Looking for an attendance bump at Hannover Fair
The first day of this conference saw lower attendance; day two could be key to boosting numbers.
Day two at the 2009 Hannover Fair could be a pivotal one for this year's event. Day one attendance, while impressive by just about any other standard in the United States, was down noticeably from last year. That show preceded the sharp drop in the economy, which has fueled so much concern at this year's event.
In major automation booths such as ABB, Phoenix Contact, and Siemens, traffic has been constant and solid, with product managers staying busy at all times. Still no one is suggesting that the opening day traffic would signal that the fair would attract the anticipated 250,000 attendees.
Every major political and business leader speaking at this year's show has acknowledged the economic challenges, but all have encouraged a continued outreach to exports and growth for the manufacturing sector.
Fair organizers Deutsche Messe and the b2fair European networking initiative are actively promoting international partnerships at the fair.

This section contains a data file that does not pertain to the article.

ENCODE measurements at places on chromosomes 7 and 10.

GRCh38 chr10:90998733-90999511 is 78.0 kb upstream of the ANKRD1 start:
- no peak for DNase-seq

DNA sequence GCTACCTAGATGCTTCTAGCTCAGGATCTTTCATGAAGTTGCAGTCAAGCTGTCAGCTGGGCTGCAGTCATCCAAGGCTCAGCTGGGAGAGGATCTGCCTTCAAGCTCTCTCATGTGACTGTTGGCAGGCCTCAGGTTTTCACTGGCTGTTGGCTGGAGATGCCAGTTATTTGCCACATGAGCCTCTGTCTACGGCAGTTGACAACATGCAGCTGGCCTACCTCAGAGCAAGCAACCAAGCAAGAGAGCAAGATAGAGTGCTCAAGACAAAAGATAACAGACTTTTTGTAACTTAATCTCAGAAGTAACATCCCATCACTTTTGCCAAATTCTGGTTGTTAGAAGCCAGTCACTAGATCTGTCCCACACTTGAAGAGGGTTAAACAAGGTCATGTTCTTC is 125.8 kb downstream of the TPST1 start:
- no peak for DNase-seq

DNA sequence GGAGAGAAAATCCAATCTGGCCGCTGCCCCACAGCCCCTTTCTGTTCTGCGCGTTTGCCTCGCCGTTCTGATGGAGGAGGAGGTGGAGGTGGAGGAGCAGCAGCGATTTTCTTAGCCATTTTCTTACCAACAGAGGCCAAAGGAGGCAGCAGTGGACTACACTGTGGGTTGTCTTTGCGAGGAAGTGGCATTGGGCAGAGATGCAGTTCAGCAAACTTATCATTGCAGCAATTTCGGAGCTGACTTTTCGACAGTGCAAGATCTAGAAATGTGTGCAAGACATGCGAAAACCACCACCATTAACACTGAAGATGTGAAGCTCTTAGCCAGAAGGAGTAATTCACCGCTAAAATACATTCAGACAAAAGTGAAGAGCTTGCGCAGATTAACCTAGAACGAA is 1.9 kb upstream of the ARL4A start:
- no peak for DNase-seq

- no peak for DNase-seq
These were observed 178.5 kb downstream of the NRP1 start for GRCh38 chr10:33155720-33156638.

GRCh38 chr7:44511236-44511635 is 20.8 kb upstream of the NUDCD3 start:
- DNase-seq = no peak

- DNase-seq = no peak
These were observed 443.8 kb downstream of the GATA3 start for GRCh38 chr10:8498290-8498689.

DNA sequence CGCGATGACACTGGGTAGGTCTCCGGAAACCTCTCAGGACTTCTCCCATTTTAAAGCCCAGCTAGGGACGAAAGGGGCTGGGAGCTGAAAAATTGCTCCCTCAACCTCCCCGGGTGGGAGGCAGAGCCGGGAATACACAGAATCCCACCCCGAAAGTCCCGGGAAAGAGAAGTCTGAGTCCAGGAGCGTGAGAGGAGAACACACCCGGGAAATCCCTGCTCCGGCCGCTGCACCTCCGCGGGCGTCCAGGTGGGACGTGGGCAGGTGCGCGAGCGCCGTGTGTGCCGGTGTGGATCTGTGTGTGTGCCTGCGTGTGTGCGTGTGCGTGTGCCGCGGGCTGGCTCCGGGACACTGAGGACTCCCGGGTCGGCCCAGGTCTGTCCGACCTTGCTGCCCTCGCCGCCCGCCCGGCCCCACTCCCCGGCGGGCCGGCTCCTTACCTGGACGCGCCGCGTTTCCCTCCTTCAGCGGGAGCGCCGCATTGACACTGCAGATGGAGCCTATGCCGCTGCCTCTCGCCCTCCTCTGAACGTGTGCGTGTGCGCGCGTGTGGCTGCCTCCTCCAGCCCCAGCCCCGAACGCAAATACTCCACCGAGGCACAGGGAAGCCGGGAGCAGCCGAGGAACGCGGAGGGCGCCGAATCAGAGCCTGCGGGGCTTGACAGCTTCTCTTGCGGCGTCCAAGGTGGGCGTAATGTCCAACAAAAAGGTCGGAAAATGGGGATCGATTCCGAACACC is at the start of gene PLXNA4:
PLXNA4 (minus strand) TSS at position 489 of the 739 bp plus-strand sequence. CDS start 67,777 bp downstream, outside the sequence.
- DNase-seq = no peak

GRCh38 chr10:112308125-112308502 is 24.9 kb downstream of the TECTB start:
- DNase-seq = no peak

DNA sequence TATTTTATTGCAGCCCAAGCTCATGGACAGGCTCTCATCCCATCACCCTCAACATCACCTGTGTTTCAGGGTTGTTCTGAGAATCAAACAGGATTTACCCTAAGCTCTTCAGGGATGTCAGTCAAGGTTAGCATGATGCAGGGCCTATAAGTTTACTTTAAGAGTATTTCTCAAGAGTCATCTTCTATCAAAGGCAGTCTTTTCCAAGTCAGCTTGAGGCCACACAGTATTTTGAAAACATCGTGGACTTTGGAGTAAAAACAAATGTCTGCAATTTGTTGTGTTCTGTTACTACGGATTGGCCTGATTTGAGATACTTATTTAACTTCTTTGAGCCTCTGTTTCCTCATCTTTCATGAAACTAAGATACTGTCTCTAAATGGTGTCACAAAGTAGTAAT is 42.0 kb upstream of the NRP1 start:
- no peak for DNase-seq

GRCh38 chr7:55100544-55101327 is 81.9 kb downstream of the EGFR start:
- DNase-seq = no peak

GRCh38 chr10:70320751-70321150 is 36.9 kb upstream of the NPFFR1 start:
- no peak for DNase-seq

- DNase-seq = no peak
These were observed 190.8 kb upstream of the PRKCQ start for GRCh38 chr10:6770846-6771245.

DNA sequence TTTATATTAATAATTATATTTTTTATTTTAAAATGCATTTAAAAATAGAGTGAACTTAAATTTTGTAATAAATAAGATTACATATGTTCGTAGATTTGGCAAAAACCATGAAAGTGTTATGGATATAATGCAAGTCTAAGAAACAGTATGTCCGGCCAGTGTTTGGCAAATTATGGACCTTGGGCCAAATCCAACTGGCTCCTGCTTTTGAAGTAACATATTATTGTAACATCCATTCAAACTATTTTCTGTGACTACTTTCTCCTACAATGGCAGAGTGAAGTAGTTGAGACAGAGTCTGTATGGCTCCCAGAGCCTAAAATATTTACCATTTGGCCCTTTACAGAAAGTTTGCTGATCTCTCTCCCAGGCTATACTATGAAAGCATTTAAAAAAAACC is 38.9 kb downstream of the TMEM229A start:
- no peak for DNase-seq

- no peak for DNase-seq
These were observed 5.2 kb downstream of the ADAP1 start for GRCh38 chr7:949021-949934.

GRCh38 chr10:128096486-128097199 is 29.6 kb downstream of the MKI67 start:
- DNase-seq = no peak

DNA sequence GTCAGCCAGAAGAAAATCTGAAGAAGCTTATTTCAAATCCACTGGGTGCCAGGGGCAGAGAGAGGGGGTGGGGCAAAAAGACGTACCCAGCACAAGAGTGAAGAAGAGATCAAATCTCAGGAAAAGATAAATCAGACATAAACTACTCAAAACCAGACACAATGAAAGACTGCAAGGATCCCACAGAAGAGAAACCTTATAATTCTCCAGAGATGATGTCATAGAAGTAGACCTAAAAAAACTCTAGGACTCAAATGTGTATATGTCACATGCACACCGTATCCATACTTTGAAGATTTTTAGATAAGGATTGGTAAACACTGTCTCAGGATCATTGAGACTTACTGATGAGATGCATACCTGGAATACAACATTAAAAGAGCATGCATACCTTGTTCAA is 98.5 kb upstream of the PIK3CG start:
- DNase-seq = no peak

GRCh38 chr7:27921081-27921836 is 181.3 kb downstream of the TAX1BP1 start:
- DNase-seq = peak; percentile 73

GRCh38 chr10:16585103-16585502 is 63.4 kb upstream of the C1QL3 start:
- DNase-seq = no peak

"Companies have realized that now is the time to seek out the opportunities afforded by international partnerships," said Jürgen Schäfer of Handwerk International, one of the co-founders of b2fair.
- Events & Awards
- Magazine Archives
- Oil & Gas Engineering
- Salary Survey
- Digital Reports
- Survey Prize Winners
- CFE Edu
Annual Salary Survey
Before the calendar turned, 2016 already had the makings of a pivotal year for manufacturing, and for the world.
There were the big events for the year, including the United States as Partner Country at Hannover Messe in April and the 2016 International Manufacturing Technology Show in Chicago in September. There's also the matter of the U.S. presidential elections in November, which promise to shape policy in manufacturing for years to come.
But the year started with global economic turmoil, as a slowdown in Chinese manufacturing triggered a worldwide stock hiccup that sent values plummeting. The continued plunge in world oil prices has resulted in a slowdown in exploration and, by extension, the manufacture of exploration equipment.
Read more: 2015 Salary Survey